Eight bite-size Lemmon Drops to nibble on while counting the days until Jack Bauer's return: This could be a very rocky year for the Toledo Board of Education. The five-person panel has three new members and already there seems to be a major chemistry problem which does not bode well for the hiring of a superintendent to succeed Eugene Sanders, who is leaving Aug. 31.
A Nov. 11 article was the first indication that the board could become a dysfunctional unit. Larry Sykes, one of the two holdovers, said it would be a mistake for Darlene Fisher or Robert Torres incoming members who campaigned on a platform of "change" to be elected president. ("These people don't have a clue of the responsibility that lies ahead, and they are going to be in for a rude awakening," Mr. Sykes said.) Meanwhile, Ms. Fisher said that "in order to bring the community together," either she or Mr. Torres should be the board's president.
Mr. Sykes sounded bitter. Ms. Fisher sounded arrogant. That's not a good mix.
On Wednesday, Ms. Fisher was elected president.
With such a deep divide on the board, her focus over the next few months should be on "stability," not "change." Otherwise, she will put herself at risk for a crash-and-burn tenure. Maybe it's because he ran one of the most uninspired political campaigns I've ever seen, finishing fourth in the 2005 Toledo mayoral primary. Or maybe it's because I fear he will be like his predecessor, Louis Escobar, and not put anything on the front burner. But I'm still scratching my head over Rob Ludeman, a Republican, being elected president of Toledo City Council. The latest power rankings for Toledo politics: 1. B-Team Democrats (no change); 2. Republicans (up one); 3. A-Team Democrats (down one). Bob McCloskey did not blame himself for his failed bid to become council president. He blamed The Blade, which has chronicled his legal woes.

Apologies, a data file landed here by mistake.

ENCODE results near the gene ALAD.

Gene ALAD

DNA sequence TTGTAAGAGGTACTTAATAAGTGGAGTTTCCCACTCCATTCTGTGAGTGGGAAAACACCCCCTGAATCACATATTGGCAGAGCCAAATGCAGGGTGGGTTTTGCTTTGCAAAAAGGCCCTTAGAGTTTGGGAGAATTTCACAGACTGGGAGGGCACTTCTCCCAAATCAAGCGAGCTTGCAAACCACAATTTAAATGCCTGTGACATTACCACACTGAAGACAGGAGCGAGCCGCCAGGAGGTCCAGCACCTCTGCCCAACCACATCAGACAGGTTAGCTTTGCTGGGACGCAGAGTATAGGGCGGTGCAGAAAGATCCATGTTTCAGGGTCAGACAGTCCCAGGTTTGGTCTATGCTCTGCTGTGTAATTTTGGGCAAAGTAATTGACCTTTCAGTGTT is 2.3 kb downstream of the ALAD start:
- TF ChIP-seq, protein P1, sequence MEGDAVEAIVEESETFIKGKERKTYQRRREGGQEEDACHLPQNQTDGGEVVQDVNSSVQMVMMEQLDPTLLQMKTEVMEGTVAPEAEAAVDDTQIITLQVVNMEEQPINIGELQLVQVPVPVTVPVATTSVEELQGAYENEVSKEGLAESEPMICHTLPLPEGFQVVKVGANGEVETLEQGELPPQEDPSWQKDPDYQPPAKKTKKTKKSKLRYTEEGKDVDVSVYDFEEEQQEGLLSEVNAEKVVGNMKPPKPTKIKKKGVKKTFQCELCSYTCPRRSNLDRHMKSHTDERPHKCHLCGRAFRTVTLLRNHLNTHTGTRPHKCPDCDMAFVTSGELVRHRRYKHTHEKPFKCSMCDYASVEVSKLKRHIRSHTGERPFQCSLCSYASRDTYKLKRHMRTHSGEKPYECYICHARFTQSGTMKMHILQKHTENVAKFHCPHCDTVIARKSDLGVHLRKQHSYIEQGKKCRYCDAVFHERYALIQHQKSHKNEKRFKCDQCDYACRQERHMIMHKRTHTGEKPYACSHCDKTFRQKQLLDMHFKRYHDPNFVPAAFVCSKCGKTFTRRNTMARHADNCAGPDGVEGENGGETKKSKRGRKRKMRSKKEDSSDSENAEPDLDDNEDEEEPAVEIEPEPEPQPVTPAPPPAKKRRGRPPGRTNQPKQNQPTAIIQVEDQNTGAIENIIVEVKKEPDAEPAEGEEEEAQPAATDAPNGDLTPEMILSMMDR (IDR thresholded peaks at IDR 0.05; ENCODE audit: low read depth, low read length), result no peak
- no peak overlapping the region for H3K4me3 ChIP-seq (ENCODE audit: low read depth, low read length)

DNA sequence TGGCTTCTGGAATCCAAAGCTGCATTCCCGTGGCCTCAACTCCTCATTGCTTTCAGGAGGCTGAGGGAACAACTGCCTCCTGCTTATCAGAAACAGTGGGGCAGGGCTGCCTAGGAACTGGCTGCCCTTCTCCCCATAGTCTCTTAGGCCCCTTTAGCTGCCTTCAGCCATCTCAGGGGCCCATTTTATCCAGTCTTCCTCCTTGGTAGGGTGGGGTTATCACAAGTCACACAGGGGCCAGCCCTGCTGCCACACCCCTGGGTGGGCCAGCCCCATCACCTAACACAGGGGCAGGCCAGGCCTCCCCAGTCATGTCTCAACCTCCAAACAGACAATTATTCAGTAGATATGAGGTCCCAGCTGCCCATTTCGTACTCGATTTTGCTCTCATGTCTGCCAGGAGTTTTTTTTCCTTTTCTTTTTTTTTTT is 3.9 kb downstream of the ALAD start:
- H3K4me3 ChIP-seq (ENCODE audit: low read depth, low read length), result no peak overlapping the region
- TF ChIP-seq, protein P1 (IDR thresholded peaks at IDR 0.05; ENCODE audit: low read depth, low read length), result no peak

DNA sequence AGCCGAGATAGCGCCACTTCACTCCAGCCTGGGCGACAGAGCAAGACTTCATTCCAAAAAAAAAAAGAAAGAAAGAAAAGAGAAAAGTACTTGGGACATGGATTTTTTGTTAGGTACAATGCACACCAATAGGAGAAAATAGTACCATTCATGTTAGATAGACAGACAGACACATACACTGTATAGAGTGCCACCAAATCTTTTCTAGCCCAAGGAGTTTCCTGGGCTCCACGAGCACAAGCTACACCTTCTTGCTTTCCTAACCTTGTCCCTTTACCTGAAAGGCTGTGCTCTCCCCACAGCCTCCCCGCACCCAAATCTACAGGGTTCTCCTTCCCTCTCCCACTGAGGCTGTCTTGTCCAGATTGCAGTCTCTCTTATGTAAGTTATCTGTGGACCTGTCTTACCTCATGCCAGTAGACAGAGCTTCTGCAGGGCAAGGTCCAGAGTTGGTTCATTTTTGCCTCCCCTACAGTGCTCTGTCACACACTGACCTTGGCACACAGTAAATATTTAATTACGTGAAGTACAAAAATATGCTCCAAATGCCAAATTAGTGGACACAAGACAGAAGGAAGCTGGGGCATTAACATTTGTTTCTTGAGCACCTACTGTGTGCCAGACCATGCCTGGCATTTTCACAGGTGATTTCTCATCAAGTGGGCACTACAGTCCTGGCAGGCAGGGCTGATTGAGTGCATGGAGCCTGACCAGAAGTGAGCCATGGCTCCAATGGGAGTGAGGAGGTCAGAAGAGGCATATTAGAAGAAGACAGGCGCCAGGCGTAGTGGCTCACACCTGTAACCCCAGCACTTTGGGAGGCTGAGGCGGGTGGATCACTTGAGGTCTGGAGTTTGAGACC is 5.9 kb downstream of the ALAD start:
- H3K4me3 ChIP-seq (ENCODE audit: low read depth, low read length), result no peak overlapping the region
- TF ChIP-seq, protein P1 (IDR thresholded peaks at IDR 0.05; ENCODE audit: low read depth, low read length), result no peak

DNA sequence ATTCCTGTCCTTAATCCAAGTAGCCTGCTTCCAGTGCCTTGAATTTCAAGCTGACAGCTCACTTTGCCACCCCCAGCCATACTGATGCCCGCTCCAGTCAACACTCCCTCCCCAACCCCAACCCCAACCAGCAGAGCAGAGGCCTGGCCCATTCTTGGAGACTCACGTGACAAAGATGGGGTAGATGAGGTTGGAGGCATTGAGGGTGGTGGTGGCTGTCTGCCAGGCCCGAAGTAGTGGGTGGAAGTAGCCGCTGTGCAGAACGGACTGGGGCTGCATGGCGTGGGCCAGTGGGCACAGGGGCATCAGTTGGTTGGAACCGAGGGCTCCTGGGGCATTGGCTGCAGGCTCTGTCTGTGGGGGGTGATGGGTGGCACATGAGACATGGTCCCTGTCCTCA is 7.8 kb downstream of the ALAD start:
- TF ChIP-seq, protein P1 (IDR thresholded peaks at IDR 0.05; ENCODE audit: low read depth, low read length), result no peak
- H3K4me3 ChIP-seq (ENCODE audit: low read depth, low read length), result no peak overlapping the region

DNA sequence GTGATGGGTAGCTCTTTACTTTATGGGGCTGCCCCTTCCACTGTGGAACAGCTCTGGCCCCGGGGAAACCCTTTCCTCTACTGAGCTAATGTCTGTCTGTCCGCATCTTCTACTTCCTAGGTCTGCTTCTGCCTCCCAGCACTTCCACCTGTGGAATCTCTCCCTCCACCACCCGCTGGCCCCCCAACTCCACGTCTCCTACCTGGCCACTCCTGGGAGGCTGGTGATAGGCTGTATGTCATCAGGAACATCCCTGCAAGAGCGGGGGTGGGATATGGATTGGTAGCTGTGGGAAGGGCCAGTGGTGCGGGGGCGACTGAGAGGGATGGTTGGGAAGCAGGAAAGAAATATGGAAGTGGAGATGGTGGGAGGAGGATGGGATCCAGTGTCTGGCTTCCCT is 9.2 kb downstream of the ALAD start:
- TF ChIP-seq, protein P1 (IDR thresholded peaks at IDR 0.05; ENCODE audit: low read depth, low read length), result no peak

"You guys are the reason," he said in an article Thursday. "You ruined my chance to be president of council. It should have been mine."
Yeah, and Terry (the character portrayed by Marlon Brando) in On the Waterfront could have been a contender. He could have been somebody. In a perfect world, Toledo would have a 90,000-seat stadium and host the Ohio State-Notre Dame football game every year. (Just like Jacksonville serves as the host city for the Florida-Georgia rivalry, and the storied Texas-Oklahoma series is played in Dallas.) Loyal reader Harvey, whose job takes him to Oakwood Avenue nearly every workday, has a suggestion for Toledo Mayor Carty Finkbeiner: "Revisit 'Cokewood.' There are new houses and more being built, but in the old houses and out in the street, right on that block, it is business as usual." News of the extra year of lane restrictions on the Martin Luther King, Jr., Bridge the delay can be traced to flawed replacement draw spans designed by Kansas City-based HNTB prompted an e-mail from Kris: "Maybe to pay for its error [HNTB] should send every Toledoan $20 to cover the extra gas costs for sitting in traffic to get through there." It wouldn't surprise me if the latest chapter in the saga of former Ohio State running back Maurice Clarett who was sought on two counts of aggravated robbery before turning himself in ends up being another lesson in jumping to conclusions.